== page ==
Guisinger et al. (2008) have found the increased substitution rates in Geraniaceae, and they proposed that the mutations in chloroplast-targeted genes could leading to increased substitution rates in chloroplast genes. Such explanation would expect rate increased for all chloroplast genes (Wang et al., 2015), since we observed the increased of dN and dS in limited number of genes in this study, the plastid DNA repair mechanism could only partly be one of the reasons responsible for the higher substitution rates in unicellular species. Shen et al. (2009) found higher substitution rates in weakly locomotive species when compared with strongly locomotive species, they associated such phenomenon with the different demand for energy. Likewise, based on our photosynthetic experiment (Supplementary Tables S4, S5), we found that the unicellular species may have lower demand for light when compared with colonial species, here, we speculate that the lower demand for light could indicate a relaxation of constraint on unicellular chloroplast genes compared with colonial species (Björnerfeldt et al., 2006), and the relaxation of constraint allow for more substitutions in the chloroplast genes of unicellular species.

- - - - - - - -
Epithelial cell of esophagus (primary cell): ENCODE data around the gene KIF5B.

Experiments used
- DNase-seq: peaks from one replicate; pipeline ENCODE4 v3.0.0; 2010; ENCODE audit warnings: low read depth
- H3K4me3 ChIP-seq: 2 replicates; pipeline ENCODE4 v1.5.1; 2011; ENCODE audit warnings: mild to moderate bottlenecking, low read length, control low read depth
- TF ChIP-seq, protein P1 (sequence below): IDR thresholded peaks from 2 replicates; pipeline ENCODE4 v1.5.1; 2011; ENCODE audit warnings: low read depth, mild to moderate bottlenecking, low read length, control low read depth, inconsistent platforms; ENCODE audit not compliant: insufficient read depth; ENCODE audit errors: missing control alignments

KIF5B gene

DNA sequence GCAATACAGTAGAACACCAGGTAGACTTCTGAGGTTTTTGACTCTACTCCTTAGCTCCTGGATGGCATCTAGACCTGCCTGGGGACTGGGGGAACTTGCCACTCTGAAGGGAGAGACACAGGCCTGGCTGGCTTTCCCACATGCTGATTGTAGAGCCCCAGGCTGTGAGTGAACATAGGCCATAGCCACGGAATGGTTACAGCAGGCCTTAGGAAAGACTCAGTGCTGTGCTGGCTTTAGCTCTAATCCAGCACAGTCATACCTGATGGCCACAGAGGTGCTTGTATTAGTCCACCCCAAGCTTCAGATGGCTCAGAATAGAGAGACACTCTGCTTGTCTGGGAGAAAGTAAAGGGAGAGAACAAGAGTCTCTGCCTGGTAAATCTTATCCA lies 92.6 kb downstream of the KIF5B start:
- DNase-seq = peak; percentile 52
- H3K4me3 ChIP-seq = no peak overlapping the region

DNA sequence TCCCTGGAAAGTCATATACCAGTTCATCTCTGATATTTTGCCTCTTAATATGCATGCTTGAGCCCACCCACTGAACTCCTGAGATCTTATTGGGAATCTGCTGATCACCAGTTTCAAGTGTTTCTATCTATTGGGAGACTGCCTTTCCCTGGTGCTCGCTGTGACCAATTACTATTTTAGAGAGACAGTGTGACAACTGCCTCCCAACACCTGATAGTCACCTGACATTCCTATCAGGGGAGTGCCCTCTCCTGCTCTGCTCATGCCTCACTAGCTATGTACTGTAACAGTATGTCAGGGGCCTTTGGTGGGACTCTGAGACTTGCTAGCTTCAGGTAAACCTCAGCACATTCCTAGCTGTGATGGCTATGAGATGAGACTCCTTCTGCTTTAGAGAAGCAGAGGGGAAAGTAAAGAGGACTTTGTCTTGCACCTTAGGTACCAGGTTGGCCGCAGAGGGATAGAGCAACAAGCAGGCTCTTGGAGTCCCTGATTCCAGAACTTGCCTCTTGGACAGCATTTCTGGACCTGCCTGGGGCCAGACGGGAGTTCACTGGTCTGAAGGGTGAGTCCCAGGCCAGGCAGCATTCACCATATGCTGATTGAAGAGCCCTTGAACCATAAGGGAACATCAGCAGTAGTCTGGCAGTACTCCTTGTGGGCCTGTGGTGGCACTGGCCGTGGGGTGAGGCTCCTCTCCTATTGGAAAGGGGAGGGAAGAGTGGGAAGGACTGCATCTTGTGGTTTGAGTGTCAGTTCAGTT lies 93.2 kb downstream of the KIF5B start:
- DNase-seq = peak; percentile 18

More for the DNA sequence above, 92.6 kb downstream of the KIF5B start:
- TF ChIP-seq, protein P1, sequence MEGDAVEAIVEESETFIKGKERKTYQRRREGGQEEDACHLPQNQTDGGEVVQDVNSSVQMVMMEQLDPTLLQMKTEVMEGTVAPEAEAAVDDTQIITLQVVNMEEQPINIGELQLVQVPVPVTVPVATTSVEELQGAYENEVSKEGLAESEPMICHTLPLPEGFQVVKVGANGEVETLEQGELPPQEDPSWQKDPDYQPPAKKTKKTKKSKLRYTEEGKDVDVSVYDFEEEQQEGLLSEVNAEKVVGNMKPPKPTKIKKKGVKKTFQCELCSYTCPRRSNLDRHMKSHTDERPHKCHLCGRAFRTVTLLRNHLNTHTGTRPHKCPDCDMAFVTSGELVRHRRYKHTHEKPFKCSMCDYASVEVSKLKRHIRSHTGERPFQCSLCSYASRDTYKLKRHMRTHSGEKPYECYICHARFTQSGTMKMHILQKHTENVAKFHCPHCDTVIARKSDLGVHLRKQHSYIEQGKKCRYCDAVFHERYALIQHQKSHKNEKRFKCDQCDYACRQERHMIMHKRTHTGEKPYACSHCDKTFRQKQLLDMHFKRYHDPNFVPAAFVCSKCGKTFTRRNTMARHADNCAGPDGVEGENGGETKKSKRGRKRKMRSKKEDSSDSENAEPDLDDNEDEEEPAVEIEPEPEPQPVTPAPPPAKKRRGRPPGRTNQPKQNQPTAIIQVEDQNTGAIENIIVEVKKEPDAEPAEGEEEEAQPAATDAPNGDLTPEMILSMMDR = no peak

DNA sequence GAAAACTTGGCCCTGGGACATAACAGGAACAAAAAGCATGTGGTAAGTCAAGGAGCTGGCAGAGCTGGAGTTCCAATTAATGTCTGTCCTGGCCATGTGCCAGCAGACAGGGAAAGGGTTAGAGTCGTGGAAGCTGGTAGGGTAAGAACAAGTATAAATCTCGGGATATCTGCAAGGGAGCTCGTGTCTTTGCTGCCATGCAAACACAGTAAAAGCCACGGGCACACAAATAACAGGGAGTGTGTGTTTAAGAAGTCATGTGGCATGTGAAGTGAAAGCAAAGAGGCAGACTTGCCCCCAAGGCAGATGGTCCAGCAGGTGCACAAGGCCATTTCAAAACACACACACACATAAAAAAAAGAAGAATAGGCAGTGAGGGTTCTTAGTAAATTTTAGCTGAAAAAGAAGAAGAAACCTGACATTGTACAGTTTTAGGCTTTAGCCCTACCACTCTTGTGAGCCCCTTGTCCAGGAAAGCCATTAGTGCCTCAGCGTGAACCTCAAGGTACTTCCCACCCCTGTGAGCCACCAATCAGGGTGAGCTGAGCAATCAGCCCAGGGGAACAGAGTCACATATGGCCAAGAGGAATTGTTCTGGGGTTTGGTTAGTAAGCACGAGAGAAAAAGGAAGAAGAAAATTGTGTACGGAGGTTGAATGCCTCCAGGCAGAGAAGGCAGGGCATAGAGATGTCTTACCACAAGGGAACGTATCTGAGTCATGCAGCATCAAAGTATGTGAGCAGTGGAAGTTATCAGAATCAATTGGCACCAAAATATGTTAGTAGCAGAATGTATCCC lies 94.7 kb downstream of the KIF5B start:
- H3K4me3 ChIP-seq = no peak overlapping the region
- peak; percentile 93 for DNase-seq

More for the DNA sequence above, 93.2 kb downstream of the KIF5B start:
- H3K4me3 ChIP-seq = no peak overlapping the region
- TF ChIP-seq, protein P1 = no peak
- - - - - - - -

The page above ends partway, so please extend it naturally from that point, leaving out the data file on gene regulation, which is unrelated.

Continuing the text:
To explore the substitution happens in the unicellular species whether harboring an advantageous that increased individual adaptability, we used the branch model to test whether genes were under fast-evolving in unicellular species, and we used the branch-site model to test whether sites on the unicellular branch were under positive selection. Based on our analysis, 14 genes were considered as the putative fast-evolving genes and 11 genes were considered as the putative positively selected genes, five genes were overlapped among these two group of genes. The overlap genes have higher dN/dS ratio in unicellular species (fast-evolving), meanwhile, they were undergone adaptive molecular changes (positively selection), so the positively selected sites of overlap genes may closely relate to the adaptive of unicellular species. Among the five overlap genes, we analyzed the positively selected sites for each gene by refer to the functional sites of C. reinhardtii in Uniprot, and we found two genes (psbA, psbC) may play an import role in adaption. The psbA encodes photosystem II reaction center protein D1, it is one of the two reaction center proteins of photosystem II, the function of this protein is associated with the electron transfer. The psbC encodes photosystem II CP43 chlorophyll apoprotein, it is one of the components of the core complex of photosystem II, it binds chlorophyll and helps catalyze the primary light-induced photochemical processes of photosystem II. According to the sites information in Uniprot, the positive selected sites of psbA and psbC gene were close to the functional sites of the homologous protein in C. reinhardtii. One positively selected site of psbA was close to the iron binding site and Quinone (B) binding site, this is associated with the formation of the iron-quinone complex (Wydrzynski and Satoh, 2005; Umena et al., 2011). One positively selected site of psbC was close to the binding site of calcium-manganese-oxide possibly contributed to the oxidation of water (Govindjee et al., 2010; Najafpour, 2011). In general, these two genes were all act an important role in photosynthesis, the molecular evidence show that their substitutions may contributed to the efficiency of photosystem. Our photosynthetic experiment showed the limitation of iron or calcium have lower impact on unicellular species compared with colonial species (Supplementary Tables S4, S5). We speculate that the lower impact could due to the positive selection sites in the psbA and psbC gene, the positive selection sites help these two gene have a better binding efficiency with iron or calcium, then allow unicellular species could better utilize the trace amount of iron or calcium left in the culture medium than colonial species. Our experiment further supported our conclusion.